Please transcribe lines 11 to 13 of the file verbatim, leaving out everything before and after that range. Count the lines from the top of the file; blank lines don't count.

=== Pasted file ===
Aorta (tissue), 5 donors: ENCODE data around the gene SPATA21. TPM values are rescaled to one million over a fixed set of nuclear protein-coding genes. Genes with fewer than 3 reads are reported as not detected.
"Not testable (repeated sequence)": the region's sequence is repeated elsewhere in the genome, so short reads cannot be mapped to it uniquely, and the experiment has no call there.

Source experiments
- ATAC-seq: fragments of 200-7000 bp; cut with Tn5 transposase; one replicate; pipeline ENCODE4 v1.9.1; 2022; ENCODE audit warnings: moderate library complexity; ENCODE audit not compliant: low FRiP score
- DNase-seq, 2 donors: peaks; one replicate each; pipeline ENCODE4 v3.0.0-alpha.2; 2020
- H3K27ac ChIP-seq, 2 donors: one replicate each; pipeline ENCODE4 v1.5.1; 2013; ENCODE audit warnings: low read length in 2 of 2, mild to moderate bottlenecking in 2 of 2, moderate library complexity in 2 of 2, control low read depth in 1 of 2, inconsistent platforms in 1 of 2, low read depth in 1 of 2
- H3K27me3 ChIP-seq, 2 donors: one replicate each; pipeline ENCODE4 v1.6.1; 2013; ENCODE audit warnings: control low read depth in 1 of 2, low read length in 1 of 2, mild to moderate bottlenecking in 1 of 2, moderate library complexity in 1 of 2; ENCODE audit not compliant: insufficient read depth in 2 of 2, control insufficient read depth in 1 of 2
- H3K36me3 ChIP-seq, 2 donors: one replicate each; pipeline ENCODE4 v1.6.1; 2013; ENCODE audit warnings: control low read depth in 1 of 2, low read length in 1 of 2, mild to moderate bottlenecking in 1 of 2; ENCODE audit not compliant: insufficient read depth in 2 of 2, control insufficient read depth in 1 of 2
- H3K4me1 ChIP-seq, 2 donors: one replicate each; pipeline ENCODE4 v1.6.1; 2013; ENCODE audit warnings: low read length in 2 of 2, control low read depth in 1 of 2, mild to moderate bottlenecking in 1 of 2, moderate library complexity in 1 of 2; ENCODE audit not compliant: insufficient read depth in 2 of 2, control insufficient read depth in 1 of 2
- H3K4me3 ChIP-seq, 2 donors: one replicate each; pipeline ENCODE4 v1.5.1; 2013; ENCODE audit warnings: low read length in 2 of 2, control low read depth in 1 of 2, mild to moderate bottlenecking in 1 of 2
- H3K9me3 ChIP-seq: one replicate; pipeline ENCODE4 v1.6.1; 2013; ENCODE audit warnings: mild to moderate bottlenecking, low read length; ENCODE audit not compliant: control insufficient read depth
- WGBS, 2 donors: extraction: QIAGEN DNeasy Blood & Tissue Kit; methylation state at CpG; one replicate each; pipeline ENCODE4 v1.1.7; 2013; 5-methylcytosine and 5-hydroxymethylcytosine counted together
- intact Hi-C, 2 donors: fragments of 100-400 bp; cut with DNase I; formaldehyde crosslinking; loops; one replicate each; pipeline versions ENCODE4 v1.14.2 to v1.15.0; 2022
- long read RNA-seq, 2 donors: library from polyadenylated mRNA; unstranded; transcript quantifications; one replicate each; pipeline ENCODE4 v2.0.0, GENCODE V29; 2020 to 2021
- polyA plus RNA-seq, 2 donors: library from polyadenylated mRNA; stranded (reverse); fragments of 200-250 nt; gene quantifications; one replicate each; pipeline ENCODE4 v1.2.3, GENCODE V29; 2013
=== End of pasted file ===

- H3K9me3 ChIP-seq: one replicate; pipeline ENCODE4 v1.6.1; 2013; ENCODE audit warnings: mild to moderate bottlenecking, low read length; ENCODE audit not compliant: control insufficient read depth
- WGBS, 2 donors: extraction: QIAGEN DNeasy Blood & Tissue Kit; methylation state at CpG; one replicate each; pipeline ENCODE4 v1.1.7; 2013; 5-methylcytosine and 5-hydroxymethylcytosine counted together
- intact Hi-C, 2 donors: fragments of 100-400 bp; cut with DNase I; formaldehyde crosslinking; loops; one replicate each; pipeline versions ENCODE4 v1.14.2 to v1.15.0; 2022